If your body reacts in the way they expect, it would be helpful for your anesthesiology team to predict your body's reaction. In the majority of cases, things work just fine, but if a patient has liver failure, things can get hairy pretty quickly. Over time, that's the problem In Diagnostics is hoping to solve, although it has a few regulatory hurdles to jump through before the device shows up in an ambulance near you. The company's focus is now on the veterinary industry and is nnouncing that it's starting to ship its products to the first wave of customers.
Pitching in TechCrunch's Disrupt Battlefield 20 today, the founding team, Octavian Florescu and Ana Florescu, have spent the past five years building and refining the tech at the heart of the device.
The company has developed a blood-testing platform that takes a drop of blood and displays Diagnostic Tests on a phone or computer. The heart of it is a microchip containing a high-precision spectrophotometer that can analyze blood. The first product is called the Quic ALT+AST test, a glucometer-like test that provides ALT and AST liver enzymes from a drop of blood in as little as 5 minutes.
The journey from genesis to product launch has been circuitous, starting with a UC Berkeley PhD thesis that was spun out into a company, Xip. While developing drop-off blood immunoassay tests for identifying heart attacks in patients experiencing chest pain, the company was acquired by another company. The other company decided not to do anything with it, and the Florescus were able to buy the IP back for pennies on the dollar and continue building the company.
The company's first product is a liver enzyme test aimed at Veterinary and Research Market - and enabling consumers to test the liver health of their pets at home.
It's particularly useful in the research market for laboratory animals. If you have a clinical trial, where you're working with mouse, you have a challenge: Mice have small bodies, so they have very little blood to begin with. So it is very important for them to be able to draw just a little bit of blood and get a sense of how their liver is doing. That's especially important if they are doing any toxicity drug related studies.
In Diagnostics is using similar sample sizes, instead of taking the ever-so-publicly failed Theranos approach of testing for everything on a very small blood sample. A standard single droplet from a pipette is around 50 microliters. In Diagnostics' system, it needs only about 25 microliters to work - so half a drop of blood - to run its tests.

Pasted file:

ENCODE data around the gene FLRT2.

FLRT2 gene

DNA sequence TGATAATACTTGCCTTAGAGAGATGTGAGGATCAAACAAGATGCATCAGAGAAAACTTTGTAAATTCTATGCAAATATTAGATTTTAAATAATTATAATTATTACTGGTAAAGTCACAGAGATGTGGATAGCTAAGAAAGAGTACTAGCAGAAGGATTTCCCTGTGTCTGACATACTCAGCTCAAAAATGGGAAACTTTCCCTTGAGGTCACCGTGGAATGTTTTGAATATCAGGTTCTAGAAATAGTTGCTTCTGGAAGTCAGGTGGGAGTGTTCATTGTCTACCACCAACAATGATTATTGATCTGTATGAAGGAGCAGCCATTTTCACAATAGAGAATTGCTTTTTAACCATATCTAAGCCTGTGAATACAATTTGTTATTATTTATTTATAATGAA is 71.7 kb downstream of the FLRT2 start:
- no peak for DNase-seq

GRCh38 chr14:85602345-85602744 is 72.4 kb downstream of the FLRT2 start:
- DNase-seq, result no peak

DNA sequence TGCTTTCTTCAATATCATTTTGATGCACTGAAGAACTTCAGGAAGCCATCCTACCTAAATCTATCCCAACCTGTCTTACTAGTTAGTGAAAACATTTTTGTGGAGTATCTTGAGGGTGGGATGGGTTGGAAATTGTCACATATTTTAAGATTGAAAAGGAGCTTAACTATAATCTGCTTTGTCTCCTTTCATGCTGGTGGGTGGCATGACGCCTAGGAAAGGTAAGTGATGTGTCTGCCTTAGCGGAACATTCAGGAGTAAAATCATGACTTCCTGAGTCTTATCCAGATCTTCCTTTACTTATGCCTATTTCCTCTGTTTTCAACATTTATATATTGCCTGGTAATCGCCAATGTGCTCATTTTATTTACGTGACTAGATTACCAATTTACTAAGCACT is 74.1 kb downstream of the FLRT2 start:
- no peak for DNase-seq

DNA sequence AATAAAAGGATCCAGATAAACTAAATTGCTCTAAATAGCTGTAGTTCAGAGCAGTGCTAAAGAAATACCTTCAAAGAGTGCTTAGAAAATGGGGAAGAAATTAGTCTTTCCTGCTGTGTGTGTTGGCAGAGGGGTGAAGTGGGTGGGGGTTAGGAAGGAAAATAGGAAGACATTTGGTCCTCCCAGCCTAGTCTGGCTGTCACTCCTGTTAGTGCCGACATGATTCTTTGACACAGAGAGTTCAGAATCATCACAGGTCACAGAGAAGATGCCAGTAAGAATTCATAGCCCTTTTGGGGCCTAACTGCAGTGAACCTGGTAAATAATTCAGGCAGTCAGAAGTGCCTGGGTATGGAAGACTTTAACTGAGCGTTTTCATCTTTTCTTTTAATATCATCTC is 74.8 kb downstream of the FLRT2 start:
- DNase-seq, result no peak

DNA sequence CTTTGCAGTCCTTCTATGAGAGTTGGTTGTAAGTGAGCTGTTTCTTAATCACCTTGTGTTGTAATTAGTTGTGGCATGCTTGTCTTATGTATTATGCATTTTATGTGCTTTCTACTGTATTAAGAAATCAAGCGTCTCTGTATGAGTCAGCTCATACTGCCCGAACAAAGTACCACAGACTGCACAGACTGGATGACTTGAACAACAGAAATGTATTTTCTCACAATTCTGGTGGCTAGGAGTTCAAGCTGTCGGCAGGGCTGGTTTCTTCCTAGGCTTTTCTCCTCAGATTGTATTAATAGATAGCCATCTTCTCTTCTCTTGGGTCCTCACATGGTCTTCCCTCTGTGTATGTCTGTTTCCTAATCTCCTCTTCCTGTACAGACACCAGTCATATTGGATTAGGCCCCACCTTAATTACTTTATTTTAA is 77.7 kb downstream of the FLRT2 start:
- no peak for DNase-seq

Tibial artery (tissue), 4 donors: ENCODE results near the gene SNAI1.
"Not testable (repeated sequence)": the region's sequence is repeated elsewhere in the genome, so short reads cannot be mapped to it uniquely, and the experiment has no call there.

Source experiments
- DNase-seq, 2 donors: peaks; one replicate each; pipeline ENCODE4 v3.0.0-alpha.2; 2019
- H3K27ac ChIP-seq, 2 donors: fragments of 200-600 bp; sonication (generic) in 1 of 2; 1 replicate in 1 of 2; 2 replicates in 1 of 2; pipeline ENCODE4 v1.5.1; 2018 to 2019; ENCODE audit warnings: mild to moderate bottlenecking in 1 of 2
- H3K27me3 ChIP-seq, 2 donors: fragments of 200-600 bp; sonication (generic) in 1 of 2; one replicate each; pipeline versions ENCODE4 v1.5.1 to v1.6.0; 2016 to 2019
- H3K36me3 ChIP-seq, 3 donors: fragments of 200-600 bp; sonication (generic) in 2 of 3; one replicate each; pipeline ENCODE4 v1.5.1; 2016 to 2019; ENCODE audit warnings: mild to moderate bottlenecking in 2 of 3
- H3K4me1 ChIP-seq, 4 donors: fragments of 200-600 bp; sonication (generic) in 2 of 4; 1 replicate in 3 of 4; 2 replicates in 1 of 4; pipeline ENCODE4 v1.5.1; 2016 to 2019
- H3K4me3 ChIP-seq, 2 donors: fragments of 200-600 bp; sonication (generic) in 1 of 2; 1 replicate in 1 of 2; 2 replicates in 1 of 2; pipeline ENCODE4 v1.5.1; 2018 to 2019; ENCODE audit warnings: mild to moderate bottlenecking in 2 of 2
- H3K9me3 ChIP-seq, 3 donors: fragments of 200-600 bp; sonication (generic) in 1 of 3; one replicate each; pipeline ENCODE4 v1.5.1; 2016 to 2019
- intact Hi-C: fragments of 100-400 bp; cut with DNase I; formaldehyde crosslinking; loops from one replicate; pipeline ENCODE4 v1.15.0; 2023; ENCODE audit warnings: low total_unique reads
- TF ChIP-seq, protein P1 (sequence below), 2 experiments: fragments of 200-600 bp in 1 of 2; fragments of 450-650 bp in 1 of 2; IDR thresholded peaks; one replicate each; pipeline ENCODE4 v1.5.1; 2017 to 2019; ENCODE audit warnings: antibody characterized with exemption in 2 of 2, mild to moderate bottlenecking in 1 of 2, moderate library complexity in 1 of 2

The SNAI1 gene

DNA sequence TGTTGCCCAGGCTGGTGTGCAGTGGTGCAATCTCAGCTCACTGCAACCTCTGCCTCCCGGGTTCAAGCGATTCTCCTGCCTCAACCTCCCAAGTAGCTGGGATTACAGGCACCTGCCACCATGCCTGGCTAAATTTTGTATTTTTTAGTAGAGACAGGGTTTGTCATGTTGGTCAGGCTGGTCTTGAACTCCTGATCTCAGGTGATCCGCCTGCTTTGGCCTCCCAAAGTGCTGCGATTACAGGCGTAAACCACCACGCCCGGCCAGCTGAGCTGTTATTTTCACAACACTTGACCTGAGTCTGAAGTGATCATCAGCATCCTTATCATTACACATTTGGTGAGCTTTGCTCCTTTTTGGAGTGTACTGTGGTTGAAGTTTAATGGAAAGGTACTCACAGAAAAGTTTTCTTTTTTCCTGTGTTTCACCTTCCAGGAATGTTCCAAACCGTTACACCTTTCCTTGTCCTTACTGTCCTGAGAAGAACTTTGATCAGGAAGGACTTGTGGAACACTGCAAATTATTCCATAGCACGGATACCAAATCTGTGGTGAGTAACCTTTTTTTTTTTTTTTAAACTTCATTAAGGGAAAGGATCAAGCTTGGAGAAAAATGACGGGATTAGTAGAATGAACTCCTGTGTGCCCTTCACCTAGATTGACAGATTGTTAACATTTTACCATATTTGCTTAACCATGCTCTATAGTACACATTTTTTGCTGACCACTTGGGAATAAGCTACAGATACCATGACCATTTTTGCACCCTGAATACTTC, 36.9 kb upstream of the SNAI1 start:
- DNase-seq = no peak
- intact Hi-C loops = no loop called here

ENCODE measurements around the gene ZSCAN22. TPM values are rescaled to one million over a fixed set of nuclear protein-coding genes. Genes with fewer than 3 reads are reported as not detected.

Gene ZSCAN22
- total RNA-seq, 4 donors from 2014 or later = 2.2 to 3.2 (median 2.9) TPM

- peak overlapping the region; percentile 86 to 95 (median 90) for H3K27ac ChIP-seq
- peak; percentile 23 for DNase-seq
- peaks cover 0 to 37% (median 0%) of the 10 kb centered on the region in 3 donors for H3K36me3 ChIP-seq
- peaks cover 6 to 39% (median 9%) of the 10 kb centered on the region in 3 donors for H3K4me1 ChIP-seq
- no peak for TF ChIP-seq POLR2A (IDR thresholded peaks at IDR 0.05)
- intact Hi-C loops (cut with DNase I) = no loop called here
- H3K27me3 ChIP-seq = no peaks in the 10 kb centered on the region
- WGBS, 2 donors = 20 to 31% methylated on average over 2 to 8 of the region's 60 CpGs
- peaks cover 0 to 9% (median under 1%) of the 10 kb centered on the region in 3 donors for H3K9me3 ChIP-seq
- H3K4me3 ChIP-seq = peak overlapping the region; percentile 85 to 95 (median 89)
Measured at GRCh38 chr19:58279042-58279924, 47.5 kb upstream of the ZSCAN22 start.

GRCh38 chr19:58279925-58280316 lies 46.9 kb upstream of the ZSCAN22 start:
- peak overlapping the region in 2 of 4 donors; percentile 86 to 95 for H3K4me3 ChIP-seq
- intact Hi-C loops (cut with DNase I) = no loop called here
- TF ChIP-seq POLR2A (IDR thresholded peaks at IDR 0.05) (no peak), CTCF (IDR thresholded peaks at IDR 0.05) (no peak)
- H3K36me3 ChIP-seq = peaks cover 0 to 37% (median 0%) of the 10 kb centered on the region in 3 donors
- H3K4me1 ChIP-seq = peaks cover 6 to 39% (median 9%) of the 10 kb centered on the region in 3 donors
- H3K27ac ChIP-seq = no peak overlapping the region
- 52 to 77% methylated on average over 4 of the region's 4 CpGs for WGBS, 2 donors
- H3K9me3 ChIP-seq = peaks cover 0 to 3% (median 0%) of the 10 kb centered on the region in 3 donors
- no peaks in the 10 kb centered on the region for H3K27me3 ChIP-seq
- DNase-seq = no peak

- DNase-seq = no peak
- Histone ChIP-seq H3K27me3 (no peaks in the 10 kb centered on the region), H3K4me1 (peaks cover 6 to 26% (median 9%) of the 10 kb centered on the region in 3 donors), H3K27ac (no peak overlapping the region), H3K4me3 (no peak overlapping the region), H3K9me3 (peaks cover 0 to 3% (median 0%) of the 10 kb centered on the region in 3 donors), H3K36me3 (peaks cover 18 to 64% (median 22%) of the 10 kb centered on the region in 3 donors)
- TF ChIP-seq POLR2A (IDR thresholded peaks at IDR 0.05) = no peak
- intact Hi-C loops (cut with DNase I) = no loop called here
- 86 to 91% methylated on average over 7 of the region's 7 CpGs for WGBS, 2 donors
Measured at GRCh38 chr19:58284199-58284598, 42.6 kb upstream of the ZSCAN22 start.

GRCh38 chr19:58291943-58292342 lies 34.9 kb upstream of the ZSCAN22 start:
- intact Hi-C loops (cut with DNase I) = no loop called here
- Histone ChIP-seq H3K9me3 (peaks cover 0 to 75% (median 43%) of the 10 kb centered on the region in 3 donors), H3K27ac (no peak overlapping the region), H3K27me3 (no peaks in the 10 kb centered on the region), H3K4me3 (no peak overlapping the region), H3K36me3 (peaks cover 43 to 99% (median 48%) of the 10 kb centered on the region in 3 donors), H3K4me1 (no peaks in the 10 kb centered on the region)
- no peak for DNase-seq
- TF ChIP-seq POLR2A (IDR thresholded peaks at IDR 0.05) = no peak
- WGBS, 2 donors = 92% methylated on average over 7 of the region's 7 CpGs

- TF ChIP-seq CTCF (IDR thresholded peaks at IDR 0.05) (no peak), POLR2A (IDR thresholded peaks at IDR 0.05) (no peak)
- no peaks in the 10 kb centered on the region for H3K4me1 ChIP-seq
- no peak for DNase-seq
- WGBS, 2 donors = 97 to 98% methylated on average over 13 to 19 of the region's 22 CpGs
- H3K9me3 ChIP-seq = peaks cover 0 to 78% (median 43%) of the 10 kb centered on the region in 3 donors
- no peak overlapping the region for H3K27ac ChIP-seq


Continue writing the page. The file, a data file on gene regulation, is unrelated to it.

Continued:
The team showed the product in action, demonstrating that in less than five minutes, its device returned ALT and AST scores of 67 and 151 for ALT and AST. The total result run on the same blood in a fully calibrated laboratory was 70 and 165 - both numbers within 10% of each other, but with cost, portability, convenience, and speed that lab machines can't compete with. The team conducted a correlation study at UC Davis over the course of 60 tests, which saw.98 and.92 correlations.
Why does it matter that so that's all good and well? It turns out, livers are good up to a point, and beyond that point, things go downhill fast.
The key point, the team told me, is that the liver can drop in efficacy up to 80% without any sign of problem: You feel perfectly fine. Then you can go from just 20% liver function to acute liver failure in a very short span of time. The ability to monitor the liver function over time can aid in information about how the liver is doing and take corrective action.
The tech firm raised a $3 million Series A back in 2019, and isn't sure if it will take them toward more VC funding or continue with a lean team and grow off cash flow.
The company makes 400 test chips per day, with a retail price of around $30 per chip. The dongle that plugs into the computer or smartphone is thrown in the box free of charge with a clinic's first order. The company has a plan to significantly expand its manufacturing, and therefore get better unit economics as well.